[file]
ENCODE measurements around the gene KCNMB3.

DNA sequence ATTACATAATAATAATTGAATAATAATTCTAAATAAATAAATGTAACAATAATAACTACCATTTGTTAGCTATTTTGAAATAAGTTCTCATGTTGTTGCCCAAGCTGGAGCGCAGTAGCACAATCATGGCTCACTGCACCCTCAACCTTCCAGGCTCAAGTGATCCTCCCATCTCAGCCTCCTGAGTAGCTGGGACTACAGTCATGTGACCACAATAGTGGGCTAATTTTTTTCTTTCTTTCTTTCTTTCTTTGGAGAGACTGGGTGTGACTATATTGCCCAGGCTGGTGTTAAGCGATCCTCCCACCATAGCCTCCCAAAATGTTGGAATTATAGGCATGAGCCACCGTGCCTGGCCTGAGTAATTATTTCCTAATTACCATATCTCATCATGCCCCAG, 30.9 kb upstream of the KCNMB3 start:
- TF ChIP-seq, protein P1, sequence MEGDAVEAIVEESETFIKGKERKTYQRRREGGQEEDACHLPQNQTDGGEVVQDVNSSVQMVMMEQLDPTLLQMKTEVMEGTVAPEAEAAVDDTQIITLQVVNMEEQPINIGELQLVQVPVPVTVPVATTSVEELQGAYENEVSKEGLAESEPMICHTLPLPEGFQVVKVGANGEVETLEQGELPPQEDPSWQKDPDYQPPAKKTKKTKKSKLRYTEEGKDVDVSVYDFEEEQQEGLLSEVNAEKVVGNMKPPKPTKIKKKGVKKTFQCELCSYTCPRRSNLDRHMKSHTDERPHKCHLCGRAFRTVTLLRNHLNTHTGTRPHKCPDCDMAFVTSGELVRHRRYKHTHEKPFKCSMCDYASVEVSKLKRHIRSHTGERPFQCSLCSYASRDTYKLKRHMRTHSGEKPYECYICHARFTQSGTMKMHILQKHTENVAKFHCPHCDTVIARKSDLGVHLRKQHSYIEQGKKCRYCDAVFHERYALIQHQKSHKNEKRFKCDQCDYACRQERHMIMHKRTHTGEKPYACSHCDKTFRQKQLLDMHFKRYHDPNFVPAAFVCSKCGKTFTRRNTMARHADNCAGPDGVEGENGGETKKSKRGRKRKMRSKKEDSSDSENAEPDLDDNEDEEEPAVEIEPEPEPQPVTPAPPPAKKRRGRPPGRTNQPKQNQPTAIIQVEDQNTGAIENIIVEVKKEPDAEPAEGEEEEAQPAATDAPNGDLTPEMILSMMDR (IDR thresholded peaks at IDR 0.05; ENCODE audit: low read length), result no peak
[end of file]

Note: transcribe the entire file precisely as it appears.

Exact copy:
ENCODE measurements around the gene KCNMB3.

DNA sequence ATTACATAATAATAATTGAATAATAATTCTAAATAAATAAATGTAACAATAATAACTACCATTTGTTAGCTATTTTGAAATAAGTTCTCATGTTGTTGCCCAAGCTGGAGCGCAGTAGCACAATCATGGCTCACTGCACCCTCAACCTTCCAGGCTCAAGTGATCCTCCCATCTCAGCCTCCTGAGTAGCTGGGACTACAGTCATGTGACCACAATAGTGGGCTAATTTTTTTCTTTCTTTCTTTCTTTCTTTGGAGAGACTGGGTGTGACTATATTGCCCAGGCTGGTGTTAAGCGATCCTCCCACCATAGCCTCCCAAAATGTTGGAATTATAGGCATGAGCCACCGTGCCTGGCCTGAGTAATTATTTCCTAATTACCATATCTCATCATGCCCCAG, 30.9 kb upstream of the KCNMB3 start:
- TF ChIP-seq, protein P1, sequence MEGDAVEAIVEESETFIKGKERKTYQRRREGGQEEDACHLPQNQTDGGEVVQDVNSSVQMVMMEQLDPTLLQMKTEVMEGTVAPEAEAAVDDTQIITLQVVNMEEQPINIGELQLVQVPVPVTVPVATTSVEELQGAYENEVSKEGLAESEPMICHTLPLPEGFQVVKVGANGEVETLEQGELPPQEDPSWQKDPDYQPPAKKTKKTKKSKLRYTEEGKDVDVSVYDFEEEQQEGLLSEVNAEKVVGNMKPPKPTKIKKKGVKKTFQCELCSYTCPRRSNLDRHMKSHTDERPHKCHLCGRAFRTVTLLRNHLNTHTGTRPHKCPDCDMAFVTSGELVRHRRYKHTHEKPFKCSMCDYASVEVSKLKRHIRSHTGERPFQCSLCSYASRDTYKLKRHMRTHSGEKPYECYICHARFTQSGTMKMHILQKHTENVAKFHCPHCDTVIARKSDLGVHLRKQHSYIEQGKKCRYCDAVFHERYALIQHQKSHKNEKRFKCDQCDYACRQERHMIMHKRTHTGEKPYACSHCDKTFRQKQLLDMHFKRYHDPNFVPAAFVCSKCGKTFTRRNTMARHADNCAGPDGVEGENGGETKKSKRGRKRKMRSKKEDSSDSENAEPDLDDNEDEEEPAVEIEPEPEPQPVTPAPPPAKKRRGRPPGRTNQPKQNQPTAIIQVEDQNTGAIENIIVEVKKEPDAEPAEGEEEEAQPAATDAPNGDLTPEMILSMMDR (IDR thresholded peaks at IDR 0.05; ENCODE audit: low read length), result no peak